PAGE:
Hinch stands by Correa: 'He's a winning player'

Bothered by back issues, Astros shortstop hit .180 from Aug. 10 through end of season

October 7th, 2018

CLEVELAND -- Loyalty to his players is one of Astros manager AJ Hinch's strengths. Two of the most noteworthy examples involve star players , who Hinch didn't bump down in the lineup despite striking out four times in Game 1 of the 2017 World Series, and , who was moved up in the order when he broke into the Majors in '16, even though he wasn't producing.
So it should come as no surprise that Hinch is standing by star shortstop , whose late-season struggles at the plate have carried into the postseason. Correa, who hit .180 after coming off the disabled list on Aug. 10 through the end of the regular season, went 0-for-7 with a walk in the first two games of the American League Division Series against the Indians.
Correa will be in the lineup for Game 3 today at Progressive Field, where the Astros can sweep the Indians with a win and advance to the AL Championship Series for the second year in a row.
"I know we put so much pressure on this guy, and there's so much attention on what he's doing and not doing," Hinch said. "He's a winning player and can help us win. I think his swing has been good. His results haven't been there. But there's no chance that I'm going to lose faith in that, in an at-bat where he comes up that he can't do something positive. He can do something every single day. The defense has been excellent. His presence matters on our team. I hope the ball's hit to him every single time."
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Correa's presence on the field is noticeable beyond the batter's box. A strong defender, he poses one of the strongest shortstop arms in the game. Hinch referenced a play Correa made late in Game 2, when he was back on his heels while fielding the ball and threw a bullet to first base to get the leadoff hitter out.
"That's as important as any at at-bat," Hinch said.
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Still, Correa has been an offensive force for the Astros since he was called up to the big leagues in 2015. They didn't need his bat to beat the Indians in Games 1 and 2 of the ALDS, but a productive Correa is paramount for Houston's success moving through October.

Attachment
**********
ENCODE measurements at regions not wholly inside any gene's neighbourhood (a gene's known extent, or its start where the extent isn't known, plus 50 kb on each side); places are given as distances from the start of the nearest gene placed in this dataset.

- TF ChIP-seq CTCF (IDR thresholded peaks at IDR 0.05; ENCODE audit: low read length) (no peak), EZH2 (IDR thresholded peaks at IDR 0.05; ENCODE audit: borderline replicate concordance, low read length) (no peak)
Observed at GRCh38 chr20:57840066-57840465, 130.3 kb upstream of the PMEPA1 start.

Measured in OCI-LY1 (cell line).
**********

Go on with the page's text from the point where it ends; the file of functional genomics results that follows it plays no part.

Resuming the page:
"Obviously, the guys have my back out there on the field, and I try to do my best to help the team win games -- if it's with defense, baserunning, whatever it is," Correa said. "Hitting has been a little tough for me, but I keep working every single day to get my stride back. And at some point, I know I'm going to be able to come back and help the team offensively."
Today, Correa will be playing behind starting pitcher , who generates a lot of ground balls to the left side of the field.
"You almost take for granted how strong of an arm he's got," Keuchel said. "Since he's been back, his bat hasn't been there, but other guys have picked up where he kind of left off. But [on the] defensive side, he's as good as anybody."
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Correa, who was on the DL with a sore back, has hit some balls harder than 100 mph in the postseason with nothing to show for it, which means he's driving the ball better than he did late in the regular season.
"If those fall, they give you a lot of confidence when you step up to the plate in your next at-bat," he said. "I feel like lately my at-bats have been good. They've been very competitive and I've hit the ball hard a couple of times. It's just about finding holes now."
Springer, who went on to win the Most Valuable Player Award in last year's World Series after his 0-for-4 start, says Houston's lineup is better when it includes any version of Correa.
"He's been a mainstay in our lineup for three, four years," Springer said. "So I know this is a pretty result-oriented time of the year, but to have him in there means a lot to us. And it's probably not easy to game plan around him as an opposing staff either."